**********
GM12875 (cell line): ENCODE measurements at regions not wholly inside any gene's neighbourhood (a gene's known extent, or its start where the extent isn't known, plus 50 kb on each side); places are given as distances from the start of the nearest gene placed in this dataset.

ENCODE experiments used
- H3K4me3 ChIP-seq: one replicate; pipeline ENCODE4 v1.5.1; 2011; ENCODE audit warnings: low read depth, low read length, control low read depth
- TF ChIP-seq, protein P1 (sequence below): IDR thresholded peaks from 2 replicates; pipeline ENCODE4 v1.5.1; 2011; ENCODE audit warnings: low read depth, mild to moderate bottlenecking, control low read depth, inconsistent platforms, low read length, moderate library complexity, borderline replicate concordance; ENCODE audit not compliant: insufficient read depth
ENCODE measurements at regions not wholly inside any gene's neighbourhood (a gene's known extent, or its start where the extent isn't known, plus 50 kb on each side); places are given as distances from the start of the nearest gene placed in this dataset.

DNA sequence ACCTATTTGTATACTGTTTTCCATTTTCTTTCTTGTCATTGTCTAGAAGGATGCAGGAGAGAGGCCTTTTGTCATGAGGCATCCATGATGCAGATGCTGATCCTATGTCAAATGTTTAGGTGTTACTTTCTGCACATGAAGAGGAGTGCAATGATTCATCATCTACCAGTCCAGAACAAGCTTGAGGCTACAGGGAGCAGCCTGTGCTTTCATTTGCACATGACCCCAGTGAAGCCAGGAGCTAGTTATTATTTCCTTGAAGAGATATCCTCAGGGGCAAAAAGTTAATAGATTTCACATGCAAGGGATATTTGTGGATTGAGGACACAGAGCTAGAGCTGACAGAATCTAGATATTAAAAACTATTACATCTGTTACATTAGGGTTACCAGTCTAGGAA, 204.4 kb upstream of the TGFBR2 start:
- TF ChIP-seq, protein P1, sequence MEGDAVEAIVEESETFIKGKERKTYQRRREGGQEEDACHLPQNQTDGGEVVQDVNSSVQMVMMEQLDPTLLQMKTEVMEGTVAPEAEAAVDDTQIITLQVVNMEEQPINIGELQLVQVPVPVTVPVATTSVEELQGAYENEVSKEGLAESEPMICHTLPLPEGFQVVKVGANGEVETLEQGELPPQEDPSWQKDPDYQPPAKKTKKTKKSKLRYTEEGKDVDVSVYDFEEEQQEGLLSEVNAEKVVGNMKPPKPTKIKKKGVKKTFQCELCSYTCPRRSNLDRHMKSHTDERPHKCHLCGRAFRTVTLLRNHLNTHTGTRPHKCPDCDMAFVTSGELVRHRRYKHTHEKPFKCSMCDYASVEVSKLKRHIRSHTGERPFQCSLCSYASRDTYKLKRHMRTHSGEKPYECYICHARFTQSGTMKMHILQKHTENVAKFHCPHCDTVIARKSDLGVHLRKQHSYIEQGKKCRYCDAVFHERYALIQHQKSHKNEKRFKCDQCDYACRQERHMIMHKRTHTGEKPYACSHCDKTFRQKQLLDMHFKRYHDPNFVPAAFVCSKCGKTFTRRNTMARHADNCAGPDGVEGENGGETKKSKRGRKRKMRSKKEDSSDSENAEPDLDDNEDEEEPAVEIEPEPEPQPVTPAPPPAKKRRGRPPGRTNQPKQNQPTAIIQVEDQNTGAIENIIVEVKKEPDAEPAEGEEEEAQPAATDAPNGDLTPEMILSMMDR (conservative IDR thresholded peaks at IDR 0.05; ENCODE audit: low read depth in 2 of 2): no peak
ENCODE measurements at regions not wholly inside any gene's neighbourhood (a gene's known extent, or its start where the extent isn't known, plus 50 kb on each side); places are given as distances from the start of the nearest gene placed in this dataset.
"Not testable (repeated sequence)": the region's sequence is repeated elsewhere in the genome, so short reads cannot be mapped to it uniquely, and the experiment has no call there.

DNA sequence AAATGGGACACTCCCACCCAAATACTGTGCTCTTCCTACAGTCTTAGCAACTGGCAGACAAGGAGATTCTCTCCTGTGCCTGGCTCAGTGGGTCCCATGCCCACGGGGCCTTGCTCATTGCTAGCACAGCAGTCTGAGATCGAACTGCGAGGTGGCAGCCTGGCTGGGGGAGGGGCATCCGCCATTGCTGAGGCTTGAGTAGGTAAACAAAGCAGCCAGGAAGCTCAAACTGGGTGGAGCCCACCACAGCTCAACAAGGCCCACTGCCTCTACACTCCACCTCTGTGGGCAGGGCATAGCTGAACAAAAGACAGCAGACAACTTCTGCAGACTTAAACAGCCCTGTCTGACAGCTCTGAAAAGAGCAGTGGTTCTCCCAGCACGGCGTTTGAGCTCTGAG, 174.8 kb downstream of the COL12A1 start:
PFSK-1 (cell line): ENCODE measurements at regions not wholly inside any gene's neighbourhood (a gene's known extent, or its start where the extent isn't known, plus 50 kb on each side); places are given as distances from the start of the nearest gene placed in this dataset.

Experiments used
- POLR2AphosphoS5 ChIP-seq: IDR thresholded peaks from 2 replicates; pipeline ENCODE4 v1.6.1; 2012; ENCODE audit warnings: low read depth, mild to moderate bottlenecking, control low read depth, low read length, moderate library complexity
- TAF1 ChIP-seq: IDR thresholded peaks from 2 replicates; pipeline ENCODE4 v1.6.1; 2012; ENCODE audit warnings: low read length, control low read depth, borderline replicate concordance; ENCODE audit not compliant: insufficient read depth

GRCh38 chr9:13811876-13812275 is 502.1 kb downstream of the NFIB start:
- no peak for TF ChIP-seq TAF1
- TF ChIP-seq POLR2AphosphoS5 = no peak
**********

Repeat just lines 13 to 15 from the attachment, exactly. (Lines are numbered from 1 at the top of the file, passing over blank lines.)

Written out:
- POLR2AphosphoS5 ChIP-seq: IDR thresholded peaks from 2 replicates; pipeline ENCODE4 v1.6.1; 2012; ENCODE audit warnings: low read depth, mild to moderate bottlenecking, control low read depth, low read length, moderate library complexity
- TAF1 ChIP-seq: IDR thresholded peaks from 2 replicates; pipeline ENCODE4 v1.6.1; 2012; ENCODE audit warnings: low read length, control low read depth, borderline replicate concordance; ENCODE audit not compliant: insufficient read depth

GRCh38 chr9:13811876-13812275 is 502.1 kb downstream of the NFIB start: